Under Pressure

January is Glaucoma Awareness Month, which was started to educate patients and the community at large about what glaucoma is and how to recognize the signs and symptoms of this sight-stealing disease.

Glaucoma is a disease that damages the optic nerve. It frequently causes all or partial vision loss and is most often caused by pressure inside of the eye.

Michael Morris, M.D., F.A.C.S., an ophthalmologist with OcalaEye, likens the disorder to a clogged sink. “There’s a faucet that makes the fluid, and a drain that drains the fluid. The pressure goes up because the fluid can’t get out.”

According to the Glaucoma Research Foundation, over 3 million Americans are currently diagnosed with glaucoma. That number is only expected to grow as the population continues to age. Those most at risk for glaucoma are the elderly, with African American and Latino patients disproportionately affected.

One of the biggest risks of glaucoma is that there are frequently no symptoms until some, or all, vision has already been lost, although symptoms such as severe pain in the eye and blurry vision do sometimes appear. According to most eye care experts, the best thing an individual can do to prevent glaucoma—and any loss of vision—is to get routine eye exams.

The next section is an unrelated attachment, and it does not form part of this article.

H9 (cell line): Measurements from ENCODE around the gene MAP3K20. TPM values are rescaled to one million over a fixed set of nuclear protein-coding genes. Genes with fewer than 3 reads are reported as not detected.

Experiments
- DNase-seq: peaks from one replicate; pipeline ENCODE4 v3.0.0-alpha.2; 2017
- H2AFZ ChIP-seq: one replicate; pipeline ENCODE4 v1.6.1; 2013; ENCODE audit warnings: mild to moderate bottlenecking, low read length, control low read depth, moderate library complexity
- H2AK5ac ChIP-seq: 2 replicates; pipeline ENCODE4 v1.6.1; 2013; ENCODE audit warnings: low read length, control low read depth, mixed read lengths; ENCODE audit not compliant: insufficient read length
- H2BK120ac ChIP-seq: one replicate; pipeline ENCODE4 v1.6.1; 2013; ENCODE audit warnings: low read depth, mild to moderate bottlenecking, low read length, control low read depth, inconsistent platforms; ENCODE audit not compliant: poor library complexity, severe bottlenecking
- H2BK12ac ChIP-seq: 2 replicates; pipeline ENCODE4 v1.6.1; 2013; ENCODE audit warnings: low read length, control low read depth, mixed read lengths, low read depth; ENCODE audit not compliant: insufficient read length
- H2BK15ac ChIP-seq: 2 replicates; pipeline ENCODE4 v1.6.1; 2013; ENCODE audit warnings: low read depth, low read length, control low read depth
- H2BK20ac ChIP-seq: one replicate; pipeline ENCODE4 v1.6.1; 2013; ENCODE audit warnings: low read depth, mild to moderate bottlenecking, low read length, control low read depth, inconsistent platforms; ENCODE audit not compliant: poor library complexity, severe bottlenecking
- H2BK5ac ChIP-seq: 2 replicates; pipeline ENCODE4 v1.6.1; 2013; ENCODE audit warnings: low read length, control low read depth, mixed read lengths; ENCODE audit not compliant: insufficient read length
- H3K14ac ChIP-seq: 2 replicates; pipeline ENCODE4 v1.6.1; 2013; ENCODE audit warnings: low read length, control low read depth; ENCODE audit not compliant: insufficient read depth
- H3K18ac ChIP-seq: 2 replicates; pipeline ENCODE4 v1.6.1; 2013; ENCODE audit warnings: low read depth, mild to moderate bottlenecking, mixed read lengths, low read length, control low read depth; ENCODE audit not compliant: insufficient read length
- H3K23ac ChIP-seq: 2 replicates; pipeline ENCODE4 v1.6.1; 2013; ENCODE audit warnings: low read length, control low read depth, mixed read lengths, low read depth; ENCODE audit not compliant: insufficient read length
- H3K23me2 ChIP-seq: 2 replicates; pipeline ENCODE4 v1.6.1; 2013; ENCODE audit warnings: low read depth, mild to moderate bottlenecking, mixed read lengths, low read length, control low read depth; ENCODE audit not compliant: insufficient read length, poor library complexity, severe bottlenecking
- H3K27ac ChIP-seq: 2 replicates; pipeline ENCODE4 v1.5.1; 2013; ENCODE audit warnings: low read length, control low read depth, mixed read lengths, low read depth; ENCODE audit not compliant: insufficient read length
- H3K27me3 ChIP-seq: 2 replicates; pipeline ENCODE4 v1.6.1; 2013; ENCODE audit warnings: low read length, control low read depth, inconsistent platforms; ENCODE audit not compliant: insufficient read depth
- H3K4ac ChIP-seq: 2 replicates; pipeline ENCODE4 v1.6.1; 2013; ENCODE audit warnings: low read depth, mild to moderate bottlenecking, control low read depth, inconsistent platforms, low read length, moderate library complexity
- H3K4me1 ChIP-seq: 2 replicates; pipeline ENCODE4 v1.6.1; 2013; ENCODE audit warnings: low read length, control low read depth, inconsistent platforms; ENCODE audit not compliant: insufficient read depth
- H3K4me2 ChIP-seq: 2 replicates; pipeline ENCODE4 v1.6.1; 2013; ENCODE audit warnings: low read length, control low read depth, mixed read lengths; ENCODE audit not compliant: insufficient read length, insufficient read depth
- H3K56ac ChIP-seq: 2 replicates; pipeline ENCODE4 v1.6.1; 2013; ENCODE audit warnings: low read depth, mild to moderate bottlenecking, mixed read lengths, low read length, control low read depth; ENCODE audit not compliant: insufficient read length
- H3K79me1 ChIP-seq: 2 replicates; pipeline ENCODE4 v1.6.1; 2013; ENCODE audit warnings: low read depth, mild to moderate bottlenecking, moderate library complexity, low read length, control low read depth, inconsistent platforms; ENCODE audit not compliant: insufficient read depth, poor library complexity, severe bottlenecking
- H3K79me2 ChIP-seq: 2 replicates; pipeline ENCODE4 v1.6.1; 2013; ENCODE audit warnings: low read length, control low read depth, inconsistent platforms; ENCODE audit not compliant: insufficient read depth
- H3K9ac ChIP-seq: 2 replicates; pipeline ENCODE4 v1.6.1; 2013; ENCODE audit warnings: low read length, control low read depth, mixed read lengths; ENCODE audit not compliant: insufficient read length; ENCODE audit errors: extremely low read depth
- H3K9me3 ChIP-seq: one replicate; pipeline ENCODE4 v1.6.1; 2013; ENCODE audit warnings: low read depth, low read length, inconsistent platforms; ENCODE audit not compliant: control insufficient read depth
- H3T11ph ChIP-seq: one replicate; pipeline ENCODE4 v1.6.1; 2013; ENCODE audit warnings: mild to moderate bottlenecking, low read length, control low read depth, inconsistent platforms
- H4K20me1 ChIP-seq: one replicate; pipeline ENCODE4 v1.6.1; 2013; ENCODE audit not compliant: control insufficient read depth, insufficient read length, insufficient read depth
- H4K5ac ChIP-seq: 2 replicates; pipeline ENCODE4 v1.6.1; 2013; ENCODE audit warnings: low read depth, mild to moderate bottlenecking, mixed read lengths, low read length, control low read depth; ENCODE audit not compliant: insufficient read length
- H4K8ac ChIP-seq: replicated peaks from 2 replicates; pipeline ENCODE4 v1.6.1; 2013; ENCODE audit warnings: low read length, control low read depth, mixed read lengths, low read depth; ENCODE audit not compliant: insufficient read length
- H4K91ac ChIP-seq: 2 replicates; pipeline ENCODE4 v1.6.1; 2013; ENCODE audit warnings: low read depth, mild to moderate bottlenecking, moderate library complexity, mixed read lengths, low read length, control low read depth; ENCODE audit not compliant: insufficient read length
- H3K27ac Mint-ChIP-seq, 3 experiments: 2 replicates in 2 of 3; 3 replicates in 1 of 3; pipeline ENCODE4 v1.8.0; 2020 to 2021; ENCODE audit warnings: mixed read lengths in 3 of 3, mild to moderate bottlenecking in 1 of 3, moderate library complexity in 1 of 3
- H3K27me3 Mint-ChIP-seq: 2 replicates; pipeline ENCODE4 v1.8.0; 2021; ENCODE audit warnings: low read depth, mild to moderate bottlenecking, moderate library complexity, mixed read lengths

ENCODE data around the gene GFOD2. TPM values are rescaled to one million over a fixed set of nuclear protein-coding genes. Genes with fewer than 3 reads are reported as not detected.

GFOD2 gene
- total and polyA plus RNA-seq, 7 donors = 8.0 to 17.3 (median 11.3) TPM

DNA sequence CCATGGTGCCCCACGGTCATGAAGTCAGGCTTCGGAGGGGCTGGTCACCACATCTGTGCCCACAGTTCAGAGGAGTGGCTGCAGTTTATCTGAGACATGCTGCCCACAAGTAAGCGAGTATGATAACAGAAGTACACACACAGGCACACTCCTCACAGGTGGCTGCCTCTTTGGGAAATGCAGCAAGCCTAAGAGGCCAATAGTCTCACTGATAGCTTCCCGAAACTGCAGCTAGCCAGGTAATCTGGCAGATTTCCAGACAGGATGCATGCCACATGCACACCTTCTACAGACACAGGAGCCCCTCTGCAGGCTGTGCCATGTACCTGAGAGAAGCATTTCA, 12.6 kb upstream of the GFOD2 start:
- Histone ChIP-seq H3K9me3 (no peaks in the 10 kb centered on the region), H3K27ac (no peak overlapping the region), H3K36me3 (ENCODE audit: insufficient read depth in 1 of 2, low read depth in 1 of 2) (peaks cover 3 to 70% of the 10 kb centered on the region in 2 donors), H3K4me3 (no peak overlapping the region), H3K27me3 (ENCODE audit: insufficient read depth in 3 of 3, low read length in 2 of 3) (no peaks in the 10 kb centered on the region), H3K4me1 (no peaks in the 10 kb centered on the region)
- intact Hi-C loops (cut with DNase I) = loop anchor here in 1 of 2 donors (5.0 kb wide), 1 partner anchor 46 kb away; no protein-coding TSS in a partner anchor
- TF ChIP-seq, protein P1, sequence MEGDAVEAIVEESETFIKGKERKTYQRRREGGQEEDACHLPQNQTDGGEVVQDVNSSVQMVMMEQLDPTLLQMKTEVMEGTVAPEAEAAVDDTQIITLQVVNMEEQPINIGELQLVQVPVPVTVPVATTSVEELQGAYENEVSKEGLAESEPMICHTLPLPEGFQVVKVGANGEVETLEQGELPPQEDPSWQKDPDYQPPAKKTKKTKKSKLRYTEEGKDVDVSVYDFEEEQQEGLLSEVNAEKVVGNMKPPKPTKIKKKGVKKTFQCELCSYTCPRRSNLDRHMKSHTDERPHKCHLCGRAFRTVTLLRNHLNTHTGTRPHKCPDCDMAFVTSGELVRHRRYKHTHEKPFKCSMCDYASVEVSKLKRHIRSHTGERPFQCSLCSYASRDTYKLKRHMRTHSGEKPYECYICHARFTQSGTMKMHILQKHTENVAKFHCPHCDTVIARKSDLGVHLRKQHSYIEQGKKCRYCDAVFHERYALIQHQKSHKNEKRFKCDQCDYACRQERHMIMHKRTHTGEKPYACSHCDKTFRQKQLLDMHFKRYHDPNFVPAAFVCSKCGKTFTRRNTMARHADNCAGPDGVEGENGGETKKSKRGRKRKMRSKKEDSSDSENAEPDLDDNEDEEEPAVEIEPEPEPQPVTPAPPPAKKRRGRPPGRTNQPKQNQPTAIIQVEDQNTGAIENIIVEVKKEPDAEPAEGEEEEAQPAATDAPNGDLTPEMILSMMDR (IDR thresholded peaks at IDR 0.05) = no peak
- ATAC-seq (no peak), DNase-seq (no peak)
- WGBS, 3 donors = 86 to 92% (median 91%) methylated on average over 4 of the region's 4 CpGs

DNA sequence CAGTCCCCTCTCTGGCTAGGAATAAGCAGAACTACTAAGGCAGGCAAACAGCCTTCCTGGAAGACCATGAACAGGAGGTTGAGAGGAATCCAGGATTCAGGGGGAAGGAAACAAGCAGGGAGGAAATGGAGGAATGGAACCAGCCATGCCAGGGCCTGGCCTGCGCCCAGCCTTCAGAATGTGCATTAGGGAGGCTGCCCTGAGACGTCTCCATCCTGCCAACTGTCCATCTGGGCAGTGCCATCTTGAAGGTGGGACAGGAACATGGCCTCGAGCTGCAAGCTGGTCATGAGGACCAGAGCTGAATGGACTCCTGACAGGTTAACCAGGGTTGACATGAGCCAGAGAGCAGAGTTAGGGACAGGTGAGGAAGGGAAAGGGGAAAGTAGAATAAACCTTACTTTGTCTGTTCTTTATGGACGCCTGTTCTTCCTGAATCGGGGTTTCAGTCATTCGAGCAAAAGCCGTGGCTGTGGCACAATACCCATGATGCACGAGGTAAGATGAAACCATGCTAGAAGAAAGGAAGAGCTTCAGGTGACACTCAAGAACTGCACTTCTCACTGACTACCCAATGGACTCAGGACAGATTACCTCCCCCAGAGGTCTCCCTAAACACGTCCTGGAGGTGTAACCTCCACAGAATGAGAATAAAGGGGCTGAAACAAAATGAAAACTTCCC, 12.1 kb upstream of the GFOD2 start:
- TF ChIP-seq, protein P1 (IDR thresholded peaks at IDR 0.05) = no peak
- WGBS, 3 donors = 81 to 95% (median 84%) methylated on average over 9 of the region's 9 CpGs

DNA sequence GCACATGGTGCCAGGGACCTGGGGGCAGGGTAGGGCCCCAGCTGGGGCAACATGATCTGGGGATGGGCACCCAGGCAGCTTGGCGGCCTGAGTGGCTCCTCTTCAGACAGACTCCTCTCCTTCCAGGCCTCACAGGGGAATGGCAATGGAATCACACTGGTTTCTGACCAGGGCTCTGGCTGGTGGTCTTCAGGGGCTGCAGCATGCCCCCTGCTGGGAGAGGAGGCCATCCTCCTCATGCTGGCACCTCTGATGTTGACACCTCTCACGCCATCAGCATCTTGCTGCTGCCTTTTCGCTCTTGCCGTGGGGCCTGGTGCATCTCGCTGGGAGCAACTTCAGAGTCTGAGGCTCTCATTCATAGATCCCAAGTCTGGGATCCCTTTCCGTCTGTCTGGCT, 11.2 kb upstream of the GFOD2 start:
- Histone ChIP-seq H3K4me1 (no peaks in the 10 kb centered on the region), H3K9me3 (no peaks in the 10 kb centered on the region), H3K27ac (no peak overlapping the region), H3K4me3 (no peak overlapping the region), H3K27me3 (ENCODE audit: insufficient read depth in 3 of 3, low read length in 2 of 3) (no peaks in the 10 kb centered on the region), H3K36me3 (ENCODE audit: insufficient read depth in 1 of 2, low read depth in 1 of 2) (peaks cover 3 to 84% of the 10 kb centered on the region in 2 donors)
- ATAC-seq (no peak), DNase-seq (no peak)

While it is not possible to regain any vision that has been lost already, there are options available to prevent further loss of vision. In most cases, ophthalmologists can decrease the eye pressure and help prevent future degradation of the optic nerve through several methods including prescription eyedrops, medication, laser procedures and eye surgery.

As with any disease, it is important to keep follow-up appointments and heed medical advice. With frequent screening, it is possible to catch glaucoma when a patient is getting worse. When this happens, treatment usually becomes more aggressive.

Mohammed K. ElMallah, M.D., also a practicing ophthalmologist with OcalaEye, sees the most trouble with patients who are diagnosed with glaucoma and then don’t return, often with little or no vision remaining.

“Don’t ignore it,” Dr. ElMallah says. “It [glaucoma] is something that is treatable, not curable. You can control the outcome.”

Start 2020 off right and make a resolution to keep your eyes, and those of your elderly relatives, healthy.

For more information about glaucoma and Glaucoma Awareness Month, please visit www.glaucoma.org

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